Human echinococcosis in Bulgaria: a comparative epidemiological analysis.

Abstract

The present article describes the importance of human echinococcosis as a public health problem in Bulgaria, outlines the control measures carried out and evaluates comparatively the situation over three periods spanning 46 years (1950-1995). During the first period (1950-62), a total of 6469 new surgically confirmed cases of hydatid disease were recorded in Bulgaria, with an annual incidence of 6.5 per 100,000 population, and the infestation rate in domestic animals and dogs was high. Echinococcosis was endemic throughout the country. The organization of a control campaign, initiated in 1960, led to a considerable improvement in the situation during the second period (1971-82). Morbidity among humans gradually decreased, with an average incidence of 2.0 per 100,000, and the proportion of infected animals also fell. The distribution of echinococcosis was characterized as sporadic or of low endemicity. During the third period (1983-95), owing to administrative irregularities and economic changes, funds for supporting the campaign were reduced and control structures were dismantled. As a result, the incidence rose to 3.3 per 100,000. Echinococcosis again became endemic, in some regions hyperendemic. The findings provide convincing evidence that cessation of control measures or reduction of campaign activity can lead to intensification in the transmission of Echinococcus granulosus and to a resurgence in echinococcosis to previous levels.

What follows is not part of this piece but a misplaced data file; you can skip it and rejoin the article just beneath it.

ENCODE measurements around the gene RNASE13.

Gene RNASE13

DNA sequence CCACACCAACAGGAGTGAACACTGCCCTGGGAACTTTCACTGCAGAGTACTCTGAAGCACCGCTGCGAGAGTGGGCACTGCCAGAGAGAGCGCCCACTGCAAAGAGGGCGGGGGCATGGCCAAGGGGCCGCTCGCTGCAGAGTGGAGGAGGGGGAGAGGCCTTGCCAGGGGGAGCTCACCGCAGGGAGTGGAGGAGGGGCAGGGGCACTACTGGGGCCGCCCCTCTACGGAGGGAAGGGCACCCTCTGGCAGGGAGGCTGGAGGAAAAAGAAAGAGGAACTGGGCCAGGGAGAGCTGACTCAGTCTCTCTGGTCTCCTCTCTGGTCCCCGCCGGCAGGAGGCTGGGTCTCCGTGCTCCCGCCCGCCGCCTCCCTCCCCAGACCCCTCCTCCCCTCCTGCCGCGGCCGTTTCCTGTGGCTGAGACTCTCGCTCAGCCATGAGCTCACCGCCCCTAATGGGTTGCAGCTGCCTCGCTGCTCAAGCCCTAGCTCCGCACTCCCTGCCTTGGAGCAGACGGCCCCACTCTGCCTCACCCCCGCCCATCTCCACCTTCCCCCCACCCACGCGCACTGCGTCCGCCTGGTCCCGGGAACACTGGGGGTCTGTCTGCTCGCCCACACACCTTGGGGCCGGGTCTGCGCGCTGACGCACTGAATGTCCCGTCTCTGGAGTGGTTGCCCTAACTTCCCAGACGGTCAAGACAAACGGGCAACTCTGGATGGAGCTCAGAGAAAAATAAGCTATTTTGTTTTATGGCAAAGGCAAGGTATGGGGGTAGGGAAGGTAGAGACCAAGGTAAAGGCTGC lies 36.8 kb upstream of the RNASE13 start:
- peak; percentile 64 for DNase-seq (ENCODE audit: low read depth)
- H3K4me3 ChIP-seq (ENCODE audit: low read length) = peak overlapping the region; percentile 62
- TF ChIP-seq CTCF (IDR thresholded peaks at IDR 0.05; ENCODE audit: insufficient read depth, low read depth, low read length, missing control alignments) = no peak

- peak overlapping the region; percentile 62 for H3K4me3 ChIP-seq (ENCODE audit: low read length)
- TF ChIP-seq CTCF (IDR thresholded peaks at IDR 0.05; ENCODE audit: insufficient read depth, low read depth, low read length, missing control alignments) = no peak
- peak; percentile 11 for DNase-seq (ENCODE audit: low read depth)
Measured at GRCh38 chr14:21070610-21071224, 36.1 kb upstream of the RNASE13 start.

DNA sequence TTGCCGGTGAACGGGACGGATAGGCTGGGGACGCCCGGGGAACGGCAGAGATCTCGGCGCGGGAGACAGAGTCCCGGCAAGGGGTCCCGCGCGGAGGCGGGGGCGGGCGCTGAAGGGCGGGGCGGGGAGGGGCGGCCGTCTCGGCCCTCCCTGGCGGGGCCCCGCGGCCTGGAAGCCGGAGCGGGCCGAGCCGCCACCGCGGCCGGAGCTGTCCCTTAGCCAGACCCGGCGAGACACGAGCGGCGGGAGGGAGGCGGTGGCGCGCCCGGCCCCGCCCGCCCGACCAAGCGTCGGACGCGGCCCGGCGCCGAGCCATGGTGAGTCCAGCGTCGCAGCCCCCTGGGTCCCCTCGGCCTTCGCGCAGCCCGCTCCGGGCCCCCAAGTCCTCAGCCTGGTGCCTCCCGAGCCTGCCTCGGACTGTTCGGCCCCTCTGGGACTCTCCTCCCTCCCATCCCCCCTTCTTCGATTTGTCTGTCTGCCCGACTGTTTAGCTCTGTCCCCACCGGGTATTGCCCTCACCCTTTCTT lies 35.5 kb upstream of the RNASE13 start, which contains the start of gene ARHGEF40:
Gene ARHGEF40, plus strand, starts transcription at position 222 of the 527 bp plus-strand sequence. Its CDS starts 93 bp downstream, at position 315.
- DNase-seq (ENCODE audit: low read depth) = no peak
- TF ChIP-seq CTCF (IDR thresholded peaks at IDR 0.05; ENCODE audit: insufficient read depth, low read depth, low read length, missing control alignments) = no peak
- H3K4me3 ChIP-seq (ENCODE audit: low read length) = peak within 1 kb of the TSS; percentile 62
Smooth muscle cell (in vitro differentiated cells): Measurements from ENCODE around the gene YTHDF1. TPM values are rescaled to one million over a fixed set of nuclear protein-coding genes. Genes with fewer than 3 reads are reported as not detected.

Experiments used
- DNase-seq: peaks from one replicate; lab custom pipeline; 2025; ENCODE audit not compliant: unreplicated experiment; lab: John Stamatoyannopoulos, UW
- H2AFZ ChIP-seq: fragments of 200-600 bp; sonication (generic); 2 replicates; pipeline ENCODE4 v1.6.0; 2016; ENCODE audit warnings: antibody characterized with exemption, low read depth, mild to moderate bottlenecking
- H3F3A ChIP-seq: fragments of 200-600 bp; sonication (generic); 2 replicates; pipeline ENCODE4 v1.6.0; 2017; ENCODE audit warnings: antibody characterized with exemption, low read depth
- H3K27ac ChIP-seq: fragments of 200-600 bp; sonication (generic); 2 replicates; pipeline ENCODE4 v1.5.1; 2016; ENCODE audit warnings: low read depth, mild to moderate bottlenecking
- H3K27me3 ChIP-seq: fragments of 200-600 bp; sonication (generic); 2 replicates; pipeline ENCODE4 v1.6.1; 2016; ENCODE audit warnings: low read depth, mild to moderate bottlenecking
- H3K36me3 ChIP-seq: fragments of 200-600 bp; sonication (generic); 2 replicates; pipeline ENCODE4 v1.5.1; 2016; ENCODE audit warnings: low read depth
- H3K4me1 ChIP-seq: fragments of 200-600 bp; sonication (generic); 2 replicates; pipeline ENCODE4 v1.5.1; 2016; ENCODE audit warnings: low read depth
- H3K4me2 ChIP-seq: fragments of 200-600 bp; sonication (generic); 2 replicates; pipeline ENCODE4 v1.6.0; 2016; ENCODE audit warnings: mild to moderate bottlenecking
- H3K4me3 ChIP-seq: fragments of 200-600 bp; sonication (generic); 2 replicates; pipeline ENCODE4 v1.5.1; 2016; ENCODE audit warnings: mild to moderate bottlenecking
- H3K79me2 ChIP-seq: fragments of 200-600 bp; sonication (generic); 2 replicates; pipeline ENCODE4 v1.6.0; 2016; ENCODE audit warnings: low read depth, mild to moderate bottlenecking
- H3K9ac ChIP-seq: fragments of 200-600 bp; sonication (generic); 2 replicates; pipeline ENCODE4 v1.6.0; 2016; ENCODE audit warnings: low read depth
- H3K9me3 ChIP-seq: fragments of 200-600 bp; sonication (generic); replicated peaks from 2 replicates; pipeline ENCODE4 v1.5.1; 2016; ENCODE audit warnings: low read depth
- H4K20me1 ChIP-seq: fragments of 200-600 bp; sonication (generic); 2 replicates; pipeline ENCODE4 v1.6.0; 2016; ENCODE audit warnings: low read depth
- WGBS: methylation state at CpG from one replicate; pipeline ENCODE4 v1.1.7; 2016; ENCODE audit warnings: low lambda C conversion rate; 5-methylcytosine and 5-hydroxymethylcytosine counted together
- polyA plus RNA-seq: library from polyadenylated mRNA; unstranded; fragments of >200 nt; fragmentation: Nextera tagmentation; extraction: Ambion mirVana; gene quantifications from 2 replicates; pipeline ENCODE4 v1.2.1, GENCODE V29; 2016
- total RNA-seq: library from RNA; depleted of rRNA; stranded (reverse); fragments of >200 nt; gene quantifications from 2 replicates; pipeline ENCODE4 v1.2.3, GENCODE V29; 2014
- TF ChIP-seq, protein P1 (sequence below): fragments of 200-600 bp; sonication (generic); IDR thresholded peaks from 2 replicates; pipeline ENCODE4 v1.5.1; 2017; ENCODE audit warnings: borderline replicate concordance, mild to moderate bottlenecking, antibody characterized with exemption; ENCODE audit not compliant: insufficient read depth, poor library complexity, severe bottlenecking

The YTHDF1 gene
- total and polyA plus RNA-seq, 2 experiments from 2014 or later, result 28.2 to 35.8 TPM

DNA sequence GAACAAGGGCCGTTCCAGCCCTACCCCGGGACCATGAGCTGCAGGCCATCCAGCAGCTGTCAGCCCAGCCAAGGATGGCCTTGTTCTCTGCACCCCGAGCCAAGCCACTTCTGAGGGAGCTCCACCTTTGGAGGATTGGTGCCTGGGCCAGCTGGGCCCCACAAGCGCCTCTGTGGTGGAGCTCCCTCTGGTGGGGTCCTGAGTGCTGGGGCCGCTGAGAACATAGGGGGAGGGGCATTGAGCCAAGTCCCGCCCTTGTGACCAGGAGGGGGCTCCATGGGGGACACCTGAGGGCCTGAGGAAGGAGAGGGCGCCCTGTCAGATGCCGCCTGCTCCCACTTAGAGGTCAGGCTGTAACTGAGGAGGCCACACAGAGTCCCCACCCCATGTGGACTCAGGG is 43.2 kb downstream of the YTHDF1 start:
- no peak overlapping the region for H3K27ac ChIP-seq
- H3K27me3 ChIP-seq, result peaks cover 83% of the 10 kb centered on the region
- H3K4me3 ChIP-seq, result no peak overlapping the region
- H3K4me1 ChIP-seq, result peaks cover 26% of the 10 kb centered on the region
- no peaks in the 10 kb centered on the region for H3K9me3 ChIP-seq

PIP:

Prevalent throughout the country, human cystic echinococcosis is a major health and economic problem in Bulgaria. The importance of this disease as a public health problem in Bulgaria is described, followed by a description of control measures conducted and a review of the situation over 3 periods spanning 1950-95. During 1950-62, 6469 new surgically confirmed cases of hydatid disease were recorded in the country, for an annual incidence of 6.5 cases per 100,000 population, and the infestation rate in domestic animals and dogs was high. While echinococcosis was endemic throughout the country during this period, the organization of a control campaign, initiated in 1960, led to a considerable improvement in the situation during 1971-82. Morbidity among humans gradually decreased, with an average incidence of 2.0/100,000, and the proportion of infected animals also fell. The distribution of echinococcosis at that time was characterized as sporadic or of low endemicity. However, during 1983-95, the reduction of program funds and the subsequent dismantling of control structures prompted the incidence of echinococcosis to rise to 3.3/100,000. The disease therefore again became endemic, and even hyperendemic in some regions.<<<Read More>>>